EDIT:
Come to think of it, the Speedio without a dual contact spindle or TSC is just like any other vanilla drill-tap machine, which can be had for as little as 40,000 USD from numerous builders. I think the S500 is overpriced for what you get. If it came with BBT30 and TSC I would reverse my opinion for your use case.

Haas DT-1 starts at 58k. Not sure what else would be cheaper.

DNM brochure states 1.2s tool-tool and 3.2s chip-chip. Maybe that's if the next tool is adjacent? Good question.

 
Id get the doosan.

You wont have any issue with power. 150a of real three phase will be lots for half dozen machines.
Yup...........I have 6 machines plus air comp and auto saw on 200A..........................
Haas DT-1 starts at 58k. Not sure what else would be cheaper.
And the DT is not even in the same class as the DNM or the Bro................it's an AMC Pacer compared to a 3/4 ton truck and a vette.................................
 
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I'm currently asking my Yamazen guy to stop breaking my balls on the S500 with 28 tools and dual contact. If I can get that price down near the DNM4500, I might stay Speedio. The stuff I make has grown with what machines I have. I started in an attic with a sherline mill. That's a lot of machine in the DNM for an S500 price, and the Ellison guy seems pretty eager to steal the sale. I appreciate the input. Waiting on occupancy permit, but hope to pull trigger in a few days.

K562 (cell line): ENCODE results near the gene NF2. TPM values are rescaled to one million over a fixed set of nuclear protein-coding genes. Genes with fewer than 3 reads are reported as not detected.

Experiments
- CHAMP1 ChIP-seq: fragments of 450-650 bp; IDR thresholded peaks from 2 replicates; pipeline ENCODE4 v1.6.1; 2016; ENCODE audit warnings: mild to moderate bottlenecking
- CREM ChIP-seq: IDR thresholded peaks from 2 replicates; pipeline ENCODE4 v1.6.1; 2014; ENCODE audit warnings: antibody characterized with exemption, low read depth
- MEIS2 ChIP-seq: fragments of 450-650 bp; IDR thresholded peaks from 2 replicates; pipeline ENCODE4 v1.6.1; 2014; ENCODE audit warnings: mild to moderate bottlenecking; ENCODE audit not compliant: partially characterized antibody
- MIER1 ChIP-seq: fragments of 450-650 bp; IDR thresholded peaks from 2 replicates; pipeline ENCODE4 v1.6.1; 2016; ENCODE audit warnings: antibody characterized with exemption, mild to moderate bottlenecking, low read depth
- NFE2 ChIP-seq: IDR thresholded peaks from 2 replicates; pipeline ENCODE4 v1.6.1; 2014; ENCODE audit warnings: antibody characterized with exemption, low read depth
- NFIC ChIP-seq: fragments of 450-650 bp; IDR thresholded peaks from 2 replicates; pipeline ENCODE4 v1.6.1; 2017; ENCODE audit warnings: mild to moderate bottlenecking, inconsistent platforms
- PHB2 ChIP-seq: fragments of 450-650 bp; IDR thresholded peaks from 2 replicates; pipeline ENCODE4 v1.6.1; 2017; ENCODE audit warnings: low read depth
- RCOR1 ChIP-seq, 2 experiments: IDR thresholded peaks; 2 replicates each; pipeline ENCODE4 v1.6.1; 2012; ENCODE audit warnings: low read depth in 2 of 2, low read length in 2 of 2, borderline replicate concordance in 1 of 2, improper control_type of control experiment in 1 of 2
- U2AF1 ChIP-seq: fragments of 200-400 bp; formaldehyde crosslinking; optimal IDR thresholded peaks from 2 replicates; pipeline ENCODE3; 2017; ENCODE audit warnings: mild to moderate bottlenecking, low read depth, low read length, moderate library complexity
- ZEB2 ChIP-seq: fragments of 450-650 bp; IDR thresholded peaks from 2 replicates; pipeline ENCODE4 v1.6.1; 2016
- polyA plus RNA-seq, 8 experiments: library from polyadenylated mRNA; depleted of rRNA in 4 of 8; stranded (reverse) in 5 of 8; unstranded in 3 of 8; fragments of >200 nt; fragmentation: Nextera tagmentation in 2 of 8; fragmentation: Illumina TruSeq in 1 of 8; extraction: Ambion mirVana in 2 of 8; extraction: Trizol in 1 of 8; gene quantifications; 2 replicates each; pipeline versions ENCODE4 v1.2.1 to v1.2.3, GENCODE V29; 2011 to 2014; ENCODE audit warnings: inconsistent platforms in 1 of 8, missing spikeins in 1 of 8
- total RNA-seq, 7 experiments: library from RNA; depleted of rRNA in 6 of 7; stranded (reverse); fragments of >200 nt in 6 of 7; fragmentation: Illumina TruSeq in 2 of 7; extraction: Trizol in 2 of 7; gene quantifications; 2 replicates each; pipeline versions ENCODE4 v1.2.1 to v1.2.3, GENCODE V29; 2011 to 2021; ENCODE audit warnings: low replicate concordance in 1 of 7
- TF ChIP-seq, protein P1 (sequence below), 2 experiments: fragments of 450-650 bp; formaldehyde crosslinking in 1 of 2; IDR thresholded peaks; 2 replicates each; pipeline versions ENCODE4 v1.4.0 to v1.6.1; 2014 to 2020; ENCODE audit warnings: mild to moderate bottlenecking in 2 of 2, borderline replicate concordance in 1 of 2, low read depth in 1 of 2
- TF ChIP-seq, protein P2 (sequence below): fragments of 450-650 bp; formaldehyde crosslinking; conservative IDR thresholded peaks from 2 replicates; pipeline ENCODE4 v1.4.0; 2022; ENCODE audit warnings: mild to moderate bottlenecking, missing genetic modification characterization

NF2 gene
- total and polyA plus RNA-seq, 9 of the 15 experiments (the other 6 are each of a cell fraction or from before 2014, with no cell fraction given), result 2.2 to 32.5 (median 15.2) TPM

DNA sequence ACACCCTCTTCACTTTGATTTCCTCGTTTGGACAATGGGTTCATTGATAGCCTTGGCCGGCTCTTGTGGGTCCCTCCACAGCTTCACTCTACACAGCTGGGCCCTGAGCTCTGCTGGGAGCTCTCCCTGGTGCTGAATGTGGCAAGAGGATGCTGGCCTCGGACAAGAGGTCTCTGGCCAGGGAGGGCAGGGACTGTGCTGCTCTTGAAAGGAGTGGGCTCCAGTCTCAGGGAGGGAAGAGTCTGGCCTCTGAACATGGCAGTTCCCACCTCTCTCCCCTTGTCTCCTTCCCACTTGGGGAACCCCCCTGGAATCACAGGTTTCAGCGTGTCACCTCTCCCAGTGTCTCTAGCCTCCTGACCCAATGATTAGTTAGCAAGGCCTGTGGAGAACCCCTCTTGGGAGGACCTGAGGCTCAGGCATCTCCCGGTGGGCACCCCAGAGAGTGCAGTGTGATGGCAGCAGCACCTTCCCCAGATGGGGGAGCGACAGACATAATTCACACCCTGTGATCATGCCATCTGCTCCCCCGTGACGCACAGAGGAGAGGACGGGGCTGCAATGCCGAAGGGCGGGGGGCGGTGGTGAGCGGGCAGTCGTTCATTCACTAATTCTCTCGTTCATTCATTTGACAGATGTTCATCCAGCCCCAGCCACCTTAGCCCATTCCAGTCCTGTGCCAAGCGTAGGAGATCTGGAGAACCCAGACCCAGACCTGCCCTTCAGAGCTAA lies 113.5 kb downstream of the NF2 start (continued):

I never quite understood this concept. If you’re nesting lots of parts why not run them on a smaller faster machine. Chances are you’ll make more parts and safe a bunch on tooling and programming.
Hunh ? Can you explain ? In my geometrically-challenged mind, if you can fit 5 vises or fixtures on a 24" table, you can fit 6 on a 30. Given that the other dimension is also larger, if your holding arrangements are reorganized, good chance you can get in even more. But at the very least, you get 5/4 as much table space for loading.

That also means your toolchanges and so on are spread over 5/4 as many parts, which is also a good thing. This should factor in to calculations about "this one changes tools in 2 seconds, this one takes 3" because if that change is spread over more parts, the speed of the change is less important.